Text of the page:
Jesus Gives the Sign of Bread and Wine – Matthew 26:26-30

Some of the details we are familiar with are not found in this version. 1 Corinthians 11:23-26 is the earliest written version of the Lord’s Supper (or Communion, or Eucharist), Luke 22:19-23 has similar words focusing on the bread and wine. What is important about 1 Corinthians 11:23-26 is that Paul uses the words “on the night he was betrayed” and all three synoptic gospels include the prediction of betrayal as part of the meal.

bread wine

There were many other parts of a Passover meal which Jesus does not reinterpret as anticipating his death. Jesus does not comment on eating lamb or the bitter herbs, etc. All of this is completely familiar to a Jewish reader, in the same way an American does not need to explain to Americans the food on the table at a thanksgiving meal (everyone knows:  turkey, mashed potatoes and stuffing, cranberry sauce, that weird sweet potato dish with the marshmallows, etc.) Matthew only includes the elements of the meal Jesus uses to explain the kind of death he was about to die, the two elements which become part of Christian worship practice in the earliest Christian communities.

The bread is his body (26:26). Remember this is unleavened bread, Jesus broke (κλάω) the bread. The verb s only used for breaking bread in the New Testament (Matt 14:19, 15:26, the two feeding miracles and this passage). As in English, “break bread” can refer to eating a meal (Acts 20:7, 11, although this arguably could be a communion). In classical Greek the verb is used for breaking branches (‘snap” for example, BrillDAG).  

In Deuteronomy 16:3, the unleavened bread was called “bread of affliction.” If the bread is unleavened, then breaking the bread is a visual analogy to what is about to happen to Jesus’s body. Although his bones are not broken, his body will be beaten and abused. Nolland (and others) suggest sharing the bread occurred during a question an answer part of the Passover meal based on Exodus 12:26-27. By sharing the bread, Jewish families were demonstrating that they were part of the community that was redeemed from slavery in Egypt by the blood of the lamb (Matthew, 1075). They are looking back to the salvation event of the Old Testament, when God imitated a covenant with his people.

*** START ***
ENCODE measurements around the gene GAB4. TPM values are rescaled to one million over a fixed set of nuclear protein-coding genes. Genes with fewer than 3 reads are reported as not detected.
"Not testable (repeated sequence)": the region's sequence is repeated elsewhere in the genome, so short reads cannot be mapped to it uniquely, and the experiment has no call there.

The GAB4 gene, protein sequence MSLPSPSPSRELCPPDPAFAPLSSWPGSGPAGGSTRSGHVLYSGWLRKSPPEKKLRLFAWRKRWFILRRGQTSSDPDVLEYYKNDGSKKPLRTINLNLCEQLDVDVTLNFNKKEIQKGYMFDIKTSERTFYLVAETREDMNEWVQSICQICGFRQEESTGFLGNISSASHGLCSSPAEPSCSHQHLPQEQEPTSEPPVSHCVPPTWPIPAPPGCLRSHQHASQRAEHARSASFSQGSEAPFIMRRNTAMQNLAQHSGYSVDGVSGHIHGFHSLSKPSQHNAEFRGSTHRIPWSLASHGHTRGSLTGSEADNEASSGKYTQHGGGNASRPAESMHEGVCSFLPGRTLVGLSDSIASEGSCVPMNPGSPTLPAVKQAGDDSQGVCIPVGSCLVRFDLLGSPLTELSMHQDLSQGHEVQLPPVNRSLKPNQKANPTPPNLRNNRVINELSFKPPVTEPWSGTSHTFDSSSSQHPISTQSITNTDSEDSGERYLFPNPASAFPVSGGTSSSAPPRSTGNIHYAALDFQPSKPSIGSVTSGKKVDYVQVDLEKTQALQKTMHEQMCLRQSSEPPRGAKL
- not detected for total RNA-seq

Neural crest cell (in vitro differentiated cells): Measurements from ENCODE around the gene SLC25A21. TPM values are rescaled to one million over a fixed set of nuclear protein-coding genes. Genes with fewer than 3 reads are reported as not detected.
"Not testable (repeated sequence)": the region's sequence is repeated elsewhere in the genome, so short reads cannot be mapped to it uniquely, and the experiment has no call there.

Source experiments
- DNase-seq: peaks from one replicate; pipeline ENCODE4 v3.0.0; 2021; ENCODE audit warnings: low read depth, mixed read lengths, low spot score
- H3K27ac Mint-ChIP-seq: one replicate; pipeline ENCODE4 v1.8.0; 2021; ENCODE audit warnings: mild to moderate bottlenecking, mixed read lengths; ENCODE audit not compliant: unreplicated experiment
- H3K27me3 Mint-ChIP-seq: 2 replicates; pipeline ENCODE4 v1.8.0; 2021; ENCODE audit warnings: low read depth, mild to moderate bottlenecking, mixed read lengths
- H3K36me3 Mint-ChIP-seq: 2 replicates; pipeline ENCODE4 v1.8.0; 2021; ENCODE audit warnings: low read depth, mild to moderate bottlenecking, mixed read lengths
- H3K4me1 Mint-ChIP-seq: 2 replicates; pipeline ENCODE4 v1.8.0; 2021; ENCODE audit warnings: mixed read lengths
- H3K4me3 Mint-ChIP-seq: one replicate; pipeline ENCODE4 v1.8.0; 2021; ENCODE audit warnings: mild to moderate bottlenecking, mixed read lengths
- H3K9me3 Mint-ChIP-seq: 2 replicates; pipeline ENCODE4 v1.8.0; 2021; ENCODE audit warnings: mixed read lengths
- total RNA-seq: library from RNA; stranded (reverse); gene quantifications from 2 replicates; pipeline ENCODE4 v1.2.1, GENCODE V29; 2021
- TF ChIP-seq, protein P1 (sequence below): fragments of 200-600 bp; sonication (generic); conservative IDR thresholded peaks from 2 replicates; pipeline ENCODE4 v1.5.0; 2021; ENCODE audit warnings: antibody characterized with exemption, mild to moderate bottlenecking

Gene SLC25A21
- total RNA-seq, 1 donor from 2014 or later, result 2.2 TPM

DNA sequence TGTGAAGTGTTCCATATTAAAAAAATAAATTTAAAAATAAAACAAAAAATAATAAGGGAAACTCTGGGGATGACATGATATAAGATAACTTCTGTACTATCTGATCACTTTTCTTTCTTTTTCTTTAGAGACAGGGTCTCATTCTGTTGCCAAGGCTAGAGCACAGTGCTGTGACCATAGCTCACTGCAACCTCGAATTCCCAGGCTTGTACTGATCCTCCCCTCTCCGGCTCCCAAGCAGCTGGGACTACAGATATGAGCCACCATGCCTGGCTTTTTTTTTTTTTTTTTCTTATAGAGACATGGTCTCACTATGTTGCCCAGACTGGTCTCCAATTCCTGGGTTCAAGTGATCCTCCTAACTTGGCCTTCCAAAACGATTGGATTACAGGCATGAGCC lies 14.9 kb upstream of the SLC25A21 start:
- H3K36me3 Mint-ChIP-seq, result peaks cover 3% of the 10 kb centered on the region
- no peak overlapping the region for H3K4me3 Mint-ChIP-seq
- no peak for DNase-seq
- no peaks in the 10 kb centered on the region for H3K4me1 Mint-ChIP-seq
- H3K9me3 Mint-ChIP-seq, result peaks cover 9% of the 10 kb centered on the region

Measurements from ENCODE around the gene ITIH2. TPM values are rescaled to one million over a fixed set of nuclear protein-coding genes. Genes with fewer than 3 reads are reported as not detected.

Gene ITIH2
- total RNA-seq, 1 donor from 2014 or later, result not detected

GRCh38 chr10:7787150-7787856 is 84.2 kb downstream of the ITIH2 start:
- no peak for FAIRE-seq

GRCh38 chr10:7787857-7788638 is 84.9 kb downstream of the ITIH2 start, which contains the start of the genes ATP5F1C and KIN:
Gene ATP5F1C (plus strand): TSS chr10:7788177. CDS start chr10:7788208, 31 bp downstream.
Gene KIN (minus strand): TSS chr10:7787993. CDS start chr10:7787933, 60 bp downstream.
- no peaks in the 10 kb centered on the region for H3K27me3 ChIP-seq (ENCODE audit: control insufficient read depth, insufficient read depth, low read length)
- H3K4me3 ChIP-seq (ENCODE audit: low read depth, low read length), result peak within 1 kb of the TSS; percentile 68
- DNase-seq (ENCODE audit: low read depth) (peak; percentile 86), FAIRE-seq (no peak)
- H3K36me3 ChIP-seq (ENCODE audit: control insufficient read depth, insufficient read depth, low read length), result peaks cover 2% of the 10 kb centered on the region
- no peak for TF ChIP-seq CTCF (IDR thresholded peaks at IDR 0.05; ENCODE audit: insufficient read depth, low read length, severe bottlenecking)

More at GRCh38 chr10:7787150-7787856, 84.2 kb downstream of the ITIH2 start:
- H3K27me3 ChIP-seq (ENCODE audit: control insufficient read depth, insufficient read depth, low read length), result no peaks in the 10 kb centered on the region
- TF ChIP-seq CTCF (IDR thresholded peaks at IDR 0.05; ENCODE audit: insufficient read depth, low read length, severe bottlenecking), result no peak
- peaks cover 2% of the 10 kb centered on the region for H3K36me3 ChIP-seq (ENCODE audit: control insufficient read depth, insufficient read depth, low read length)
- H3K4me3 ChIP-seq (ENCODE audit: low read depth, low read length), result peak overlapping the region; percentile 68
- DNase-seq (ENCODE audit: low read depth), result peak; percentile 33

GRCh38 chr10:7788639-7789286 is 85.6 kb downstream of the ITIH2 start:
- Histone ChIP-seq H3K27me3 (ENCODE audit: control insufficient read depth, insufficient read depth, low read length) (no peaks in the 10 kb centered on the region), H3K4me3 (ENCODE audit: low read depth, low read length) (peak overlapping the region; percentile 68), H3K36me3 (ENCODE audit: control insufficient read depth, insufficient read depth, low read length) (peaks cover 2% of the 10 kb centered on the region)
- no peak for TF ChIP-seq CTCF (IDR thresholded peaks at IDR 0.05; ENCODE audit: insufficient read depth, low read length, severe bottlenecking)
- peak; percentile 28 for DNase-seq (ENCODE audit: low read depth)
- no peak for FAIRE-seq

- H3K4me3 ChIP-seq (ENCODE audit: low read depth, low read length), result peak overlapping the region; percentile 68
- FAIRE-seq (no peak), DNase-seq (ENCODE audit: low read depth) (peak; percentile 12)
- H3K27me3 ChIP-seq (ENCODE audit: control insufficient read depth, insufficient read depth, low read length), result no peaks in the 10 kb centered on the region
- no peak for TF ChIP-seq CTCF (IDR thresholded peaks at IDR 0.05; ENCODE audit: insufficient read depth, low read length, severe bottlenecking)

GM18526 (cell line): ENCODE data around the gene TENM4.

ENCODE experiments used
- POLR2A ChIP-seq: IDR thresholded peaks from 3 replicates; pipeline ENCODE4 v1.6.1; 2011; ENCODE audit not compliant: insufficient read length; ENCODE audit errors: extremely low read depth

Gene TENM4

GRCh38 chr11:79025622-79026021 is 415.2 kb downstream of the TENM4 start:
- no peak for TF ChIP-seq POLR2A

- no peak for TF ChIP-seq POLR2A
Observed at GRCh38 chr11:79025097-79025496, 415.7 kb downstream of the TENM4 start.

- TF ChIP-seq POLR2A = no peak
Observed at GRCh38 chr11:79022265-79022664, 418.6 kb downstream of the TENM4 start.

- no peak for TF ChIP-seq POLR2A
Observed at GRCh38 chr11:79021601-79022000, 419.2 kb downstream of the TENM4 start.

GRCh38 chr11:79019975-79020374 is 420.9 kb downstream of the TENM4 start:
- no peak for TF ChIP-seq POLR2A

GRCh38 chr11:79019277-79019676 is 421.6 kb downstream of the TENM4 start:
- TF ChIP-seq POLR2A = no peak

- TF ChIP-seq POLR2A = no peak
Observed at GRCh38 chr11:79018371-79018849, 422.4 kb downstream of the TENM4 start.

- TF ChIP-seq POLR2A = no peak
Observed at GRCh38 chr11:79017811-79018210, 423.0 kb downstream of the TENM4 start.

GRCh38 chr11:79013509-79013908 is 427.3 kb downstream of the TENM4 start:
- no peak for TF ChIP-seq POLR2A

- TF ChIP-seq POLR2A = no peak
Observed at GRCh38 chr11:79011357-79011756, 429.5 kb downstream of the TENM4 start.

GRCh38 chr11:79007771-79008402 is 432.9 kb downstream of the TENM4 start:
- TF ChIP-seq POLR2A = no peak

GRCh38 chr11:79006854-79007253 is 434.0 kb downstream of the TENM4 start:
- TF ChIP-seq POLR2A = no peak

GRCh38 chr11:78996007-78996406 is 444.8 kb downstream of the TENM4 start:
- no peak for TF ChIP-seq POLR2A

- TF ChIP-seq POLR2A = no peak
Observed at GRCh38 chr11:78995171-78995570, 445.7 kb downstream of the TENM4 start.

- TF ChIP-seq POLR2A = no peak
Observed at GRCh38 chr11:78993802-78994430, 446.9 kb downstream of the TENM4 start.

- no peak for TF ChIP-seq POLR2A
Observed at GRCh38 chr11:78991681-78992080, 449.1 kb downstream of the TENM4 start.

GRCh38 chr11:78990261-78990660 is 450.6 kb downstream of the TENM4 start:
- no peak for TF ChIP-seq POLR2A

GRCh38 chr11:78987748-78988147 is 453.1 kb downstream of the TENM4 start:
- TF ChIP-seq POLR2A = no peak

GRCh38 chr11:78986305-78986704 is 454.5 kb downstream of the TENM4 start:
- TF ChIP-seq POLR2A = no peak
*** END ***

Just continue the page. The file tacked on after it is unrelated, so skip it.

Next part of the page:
The cup is the blood of the covenant (26:27-28). During the Passover meal, there were four cups of wine associated with stages in the meal. Most scholars think this is the third cup, the cup of blessing. It came after the meal and the father pronounced a blessing on the cup (as Jesus does in verse 27).

Sharing a cup of wine is unusual for a Passover meal. Each person has their own cup to drink from when the blessing is offered. Think of the way protestants do communion. Everyone gets  their own mini-cup rather than sharing a single cup of wine. This may be logistical, sharing a single cup among 500 people is not practical.  In this case, the sharing may indicate the covenant Jesus is inaugurate is for all the disciples equally. We often make the point that sharing the bread and the cup is a sign of Christian unity, based on 1 Corinthians 11.

Matthew does not include the word “new” (1 Cor 11:25; Luke 22:20).  In the King James Version, the words “new testament” appear, but the word “new” is likely not part of Matthew’s original text. It was added by later scribes who knew the communion liturgy from 1 Corinthians 11:25 or Luke 22:20. The word “testament” is a translation of the Greek word διαθήκη, now commonly translated as “covenant” because “testament” does not mean the same thing as covenant in contemporary English.

Matthew describes the blood as “poured out for many” and adds the phrase “for the forgiveness of sins” (Mark 14:24).  Blood “poured out” (ἐκχέω) can refer to a violent death (Gen 9:6, referring to murder; the blood of the martyrs is “poured out” Matt 23:35; Acts 22:20, Stephen), so “poured out” may evoke Jesus’s physical death on the cross. But the word is used in the Septuagint in the context of sacrifice (Lev 4:7, for example). The word is commonly associated with drink offerings, pouring out a little bit of wine on an altar (Sirach 50:15, the high priest Simon son of Onias poured out the “blood of the grape” on the altar and made a pleasing odor to the Most High).

In LXX Exodus 24:6 Moses sprinkled (imperfect of ἐκχέω) blood on the altar when he read the book of the Covenant to the people. This is a very important Old Testament text for the last supper since God is inaugurating the original (old) covenant with blood, and seventy elders go up the mountain, see God’s glory and “ate and drank” (24:11). A covenant is usually established with a sacrifice and a shared meal (eating and drinking, almost always wine). Both Mark and Luke understand Jesus’s death as providing forgiveness of sins (Mark 1:4; Luke 1:77), but Matthew makes the connection between the sacrifice that Jesus is about to make and the forgiveness of sins.

Finally, Jesus predicts he will not drink the fruit of the vine again until he drinks new wine with the disciples in his Father’s kingdom (26:29). The point here is that the breaking of the body and the shedding of blood is in the very near future. Jesus is about to pour out his blood to inaugurate the new covenant.

But the idea of drinking wine in the kingdom of God evokes the eschatological banquet (Isa 25:6-8). The parable of the Wedding Banquet (Matt 25:1-13) describes the soon-coming kingdom of God as like a wedding banquet as doe the parable of the Ten Virgins (Matt 25:1-12).

The other way the Old Testament described the banquet at the beginning of the kingdom is a victory banquet, Psalm 23:4-5, the Lord makes a victory banquet in the presence of the anointed one’s enemies. Revelation 19 calls the utter devastation of the enemies of God the “marriage supper of the lamb” (and then calls on the birds to come consume the corpses).